Should we sort it out later? The effect of tracking age on long-run outcomes

Lex Borghans, Ron Diris*, Wendy Smits, Jannes de Vries

*Corresponding author for this work

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This study estimates the long-run effect of the school tracking age on educational attainment and labour market outcomes. We exploit within-country variation in tracking ages for students in the highest two tracks in the Netherlands, using the supply of early tracking schools at the municipal level as an instrument for early tracking (tracking at age 12-13 vs. age 14). Combining several data sources, we find that early tracking leads to a decrease in higher education completion, and that it lowers earnings for both low-ability and medium-ability students in the sample. Estimates for high-ability students are positive but imprecisely estimated. The negative effects appear largely driven by higher misallocation of students to tracks when they are sorted early. Robustness analyses strongly suggest that the results are not driven by sorting between municipalities.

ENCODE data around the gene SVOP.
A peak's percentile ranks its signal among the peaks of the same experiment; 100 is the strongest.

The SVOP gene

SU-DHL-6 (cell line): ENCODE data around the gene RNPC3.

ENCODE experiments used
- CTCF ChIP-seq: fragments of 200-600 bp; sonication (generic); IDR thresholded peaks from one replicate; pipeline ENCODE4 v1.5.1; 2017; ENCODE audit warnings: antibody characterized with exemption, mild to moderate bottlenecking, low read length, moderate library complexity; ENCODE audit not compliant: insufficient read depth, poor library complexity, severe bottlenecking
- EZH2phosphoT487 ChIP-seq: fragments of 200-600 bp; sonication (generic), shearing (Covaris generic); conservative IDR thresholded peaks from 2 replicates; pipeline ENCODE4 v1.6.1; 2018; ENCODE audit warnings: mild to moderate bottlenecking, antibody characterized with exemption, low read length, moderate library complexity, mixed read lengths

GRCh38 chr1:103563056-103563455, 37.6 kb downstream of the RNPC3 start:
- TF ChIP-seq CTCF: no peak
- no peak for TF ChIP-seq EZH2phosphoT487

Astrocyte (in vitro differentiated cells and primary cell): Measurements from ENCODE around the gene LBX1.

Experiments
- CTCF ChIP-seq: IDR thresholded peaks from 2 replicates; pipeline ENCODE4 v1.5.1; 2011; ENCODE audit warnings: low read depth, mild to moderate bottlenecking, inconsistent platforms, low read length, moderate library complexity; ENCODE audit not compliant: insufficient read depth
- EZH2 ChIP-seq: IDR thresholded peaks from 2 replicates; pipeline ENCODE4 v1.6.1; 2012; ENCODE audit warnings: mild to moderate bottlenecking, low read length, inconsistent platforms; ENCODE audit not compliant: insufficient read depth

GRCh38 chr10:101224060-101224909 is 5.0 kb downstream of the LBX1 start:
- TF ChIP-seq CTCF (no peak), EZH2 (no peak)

Original languageEnglish
Article number101973
Number of pages15
JournalEconomics of Education Review
Publication statusPublished - Apr 2020


  • Educational economics
  • Efficiency
  • Wage differentials

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